Tuesday, May 22, 2018

Europe's privacy rules could affect US users and bloggers; more on FOSTA creeps in

Emily Stewart has a detailed explanation of Europe’s new rules on data privacy, which, yes, will hit Facebook particularly hard.  
Stewart also gives an account of Zuckerberg’s apparent flippancy in Brussels.
But European regulations are forcing all major tech companies to reissue their privacy policies.
One of the most controversial is “the right to be forgotten”, which has long caused Google to honor search engine delete requests in Europe.

Theoretically, even Bloggers (who normally have to publish privacy policies to satisfy advertisers) would have to publish rules for the EU.  Blogger has separate tld’s for European countries, but these won’t separate out for custom domains.
I don’t have very many instances were European citizens would have some reason to have a reference to them removed from a blog post.  But back over ten years ago, I got two or three requests to remove names from the flat website files associated with my books (including at least one book footnote mention, which stays in the POD version).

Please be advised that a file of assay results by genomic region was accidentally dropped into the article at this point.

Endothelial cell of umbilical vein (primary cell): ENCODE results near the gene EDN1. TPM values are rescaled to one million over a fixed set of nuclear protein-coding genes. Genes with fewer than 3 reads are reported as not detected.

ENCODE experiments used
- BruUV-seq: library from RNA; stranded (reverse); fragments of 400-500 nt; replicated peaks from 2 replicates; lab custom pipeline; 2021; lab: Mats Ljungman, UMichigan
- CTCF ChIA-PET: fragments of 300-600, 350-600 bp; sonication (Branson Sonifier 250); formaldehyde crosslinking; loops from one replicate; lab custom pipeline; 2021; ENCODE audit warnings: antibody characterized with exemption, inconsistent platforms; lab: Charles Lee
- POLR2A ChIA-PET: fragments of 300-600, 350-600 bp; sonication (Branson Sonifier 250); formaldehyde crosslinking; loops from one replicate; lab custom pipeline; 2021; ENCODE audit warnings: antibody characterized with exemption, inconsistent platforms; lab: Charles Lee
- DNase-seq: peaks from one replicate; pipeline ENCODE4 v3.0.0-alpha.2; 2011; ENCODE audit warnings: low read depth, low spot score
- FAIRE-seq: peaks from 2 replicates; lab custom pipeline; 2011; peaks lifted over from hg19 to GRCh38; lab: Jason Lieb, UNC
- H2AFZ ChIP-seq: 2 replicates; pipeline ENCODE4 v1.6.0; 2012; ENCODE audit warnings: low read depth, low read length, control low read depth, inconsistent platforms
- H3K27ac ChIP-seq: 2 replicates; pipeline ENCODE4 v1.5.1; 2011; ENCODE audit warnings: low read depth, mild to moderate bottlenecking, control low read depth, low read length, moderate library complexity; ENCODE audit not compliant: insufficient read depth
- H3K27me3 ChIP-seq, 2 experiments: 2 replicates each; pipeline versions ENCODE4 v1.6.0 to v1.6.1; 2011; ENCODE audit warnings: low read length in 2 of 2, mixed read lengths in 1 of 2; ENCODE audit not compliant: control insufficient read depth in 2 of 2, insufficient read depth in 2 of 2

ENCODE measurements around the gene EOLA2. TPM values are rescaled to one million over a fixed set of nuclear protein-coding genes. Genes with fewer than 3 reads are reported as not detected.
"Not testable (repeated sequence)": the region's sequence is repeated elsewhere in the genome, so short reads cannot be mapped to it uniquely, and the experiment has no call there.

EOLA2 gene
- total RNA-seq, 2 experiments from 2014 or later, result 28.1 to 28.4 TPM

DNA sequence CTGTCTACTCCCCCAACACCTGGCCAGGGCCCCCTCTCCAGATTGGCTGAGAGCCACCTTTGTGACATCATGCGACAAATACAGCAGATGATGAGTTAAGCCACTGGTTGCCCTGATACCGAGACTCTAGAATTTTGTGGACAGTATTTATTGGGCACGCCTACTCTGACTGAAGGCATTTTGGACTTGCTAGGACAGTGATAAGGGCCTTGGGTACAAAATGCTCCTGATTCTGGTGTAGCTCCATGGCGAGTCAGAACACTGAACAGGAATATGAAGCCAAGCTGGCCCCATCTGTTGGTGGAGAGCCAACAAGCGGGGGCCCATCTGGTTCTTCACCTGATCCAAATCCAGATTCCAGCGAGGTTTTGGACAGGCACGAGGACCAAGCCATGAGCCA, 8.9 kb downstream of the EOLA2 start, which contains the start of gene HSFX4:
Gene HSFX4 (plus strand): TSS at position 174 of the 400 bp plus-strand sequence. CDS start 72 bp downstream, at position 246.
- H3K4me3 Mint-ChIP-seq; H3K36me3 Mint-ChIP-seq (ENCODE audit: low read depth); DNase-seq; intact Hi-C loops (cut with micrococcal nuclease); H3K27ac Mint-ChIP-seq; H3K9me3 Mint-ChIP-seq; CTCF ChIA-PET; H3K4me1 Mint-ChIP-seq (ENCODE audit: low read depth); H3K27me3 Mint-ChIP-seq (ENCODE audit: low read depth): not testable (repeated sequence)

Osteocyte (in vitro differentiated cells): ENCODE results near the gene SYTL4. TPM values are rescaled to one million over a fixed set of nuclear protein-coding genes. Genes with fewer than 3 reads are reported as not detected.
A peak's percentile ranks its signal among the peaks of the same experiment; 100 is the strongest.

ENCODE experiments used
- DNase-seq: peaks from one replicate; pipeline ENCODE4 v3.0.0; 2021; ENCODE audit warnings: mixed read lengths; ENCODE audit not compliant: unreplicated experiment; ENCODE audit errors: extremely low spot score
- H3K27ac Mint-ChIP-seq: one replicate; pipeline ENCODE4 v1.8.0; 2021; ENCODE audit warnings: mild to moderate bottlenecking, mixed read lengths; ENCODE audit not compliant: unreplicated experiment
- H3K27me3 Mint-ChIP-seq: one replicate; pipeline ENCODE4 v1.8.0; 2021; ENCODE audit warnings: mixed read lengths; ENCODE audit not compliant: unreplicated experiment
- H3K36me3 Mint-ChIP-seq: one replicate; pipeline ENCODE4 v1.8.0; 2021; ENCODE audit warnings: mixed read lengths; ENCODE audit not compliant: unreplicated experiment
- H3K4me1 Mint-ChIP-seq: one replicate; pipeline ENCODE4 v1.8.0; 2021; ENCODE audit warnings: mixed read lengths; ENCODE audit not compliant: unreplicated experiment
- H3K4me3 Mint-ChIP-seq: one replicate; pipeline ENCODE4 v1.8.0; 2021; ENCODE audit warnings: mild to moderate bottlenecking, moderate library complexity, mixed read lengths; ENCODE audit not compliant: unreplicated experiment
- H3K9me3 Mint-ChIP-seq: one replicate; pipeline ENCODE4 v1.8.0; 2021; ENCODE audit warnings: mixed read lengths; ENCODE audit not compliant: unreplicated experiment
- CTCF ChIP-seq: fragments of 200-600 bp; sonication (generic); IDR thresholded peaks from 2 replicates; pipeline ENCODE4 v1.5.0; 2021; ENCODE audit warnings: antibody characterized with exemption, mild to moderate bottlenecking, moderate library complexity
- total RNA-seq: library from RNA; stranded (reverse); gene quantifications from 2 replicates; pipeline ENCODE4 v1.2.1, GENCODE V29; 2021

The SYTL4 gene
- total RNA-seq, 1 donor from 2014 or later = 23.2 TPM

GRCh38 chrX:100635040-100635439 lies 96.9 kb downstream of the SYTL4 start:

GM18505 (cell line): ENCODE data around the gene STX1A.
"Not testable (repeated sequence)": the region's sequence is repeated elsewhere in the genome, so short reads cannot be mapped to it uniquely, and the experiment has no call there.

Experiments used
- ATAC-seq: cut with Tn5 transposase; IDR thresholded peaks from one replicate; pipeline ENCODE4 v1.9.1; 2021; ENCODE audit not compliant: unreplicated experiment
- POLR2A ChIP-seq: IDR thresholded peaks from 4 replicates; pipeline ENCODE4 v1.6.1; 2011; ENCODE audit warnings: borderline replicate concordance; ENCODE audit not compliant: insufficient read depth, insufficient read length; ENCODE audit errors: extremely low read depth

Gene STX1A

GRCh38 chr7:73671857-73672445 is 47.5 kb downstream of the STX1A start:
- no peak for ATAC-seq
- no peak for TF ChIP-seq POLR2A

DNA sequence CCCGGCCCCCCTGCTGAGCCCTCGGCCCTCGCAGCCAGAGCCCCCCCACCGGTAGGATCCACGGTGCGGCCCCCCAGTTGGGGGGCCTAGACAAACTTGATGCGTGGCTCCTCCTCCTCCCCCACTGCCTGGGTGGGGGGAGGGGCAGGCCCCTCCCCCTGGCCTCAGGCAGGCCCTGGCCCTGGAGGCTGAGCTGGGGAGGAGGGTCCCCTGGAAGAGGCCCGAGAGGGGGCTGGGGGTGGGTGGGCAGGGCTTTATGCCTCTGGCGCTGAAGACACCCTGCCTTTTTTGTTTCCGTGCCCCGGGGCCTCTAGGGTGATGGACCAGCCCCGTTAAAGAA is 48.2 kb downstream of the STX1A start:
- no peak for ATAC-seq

As I’ve noted before, new concerns about downstream liability exposure (as after the Backpage FOSTA law) could lead web hosts, as well as social media, to want customers to become more transparent about how they are funded and about their intentions, and how their online presence is setup.  Mine has evolved over the years and become complicated.  As a reminder, the master index now is here

The Hill has a recent article on FOSTA, with its defusing of arguments of sex workers and its sloppy use of terminology: “accountability of Internet service providers”.   Go back and reread the Vox article by Ajit Romano linked here April 24.  I was rather shocked to see that Google had actually reviewed Google Drive content for trafficking. 

Monday, May 21, 2018

"New Company Shift Forum" panel looks at First Amendment erosion, and threats posed by Backpage FOSTA law

John Battelle, of the New Company Shift Forum, hosts a forum between Cindy Cohn (EFF), Carol Christ (UC Berkeley), and Nellie Bowles of the New York Times, on the First Amendment, “A Magic Shield that Lets You Be an A’Hole” with the curious byline, “Now that digital platforms drive physical conseqeunces, what does free speech mean anymore?”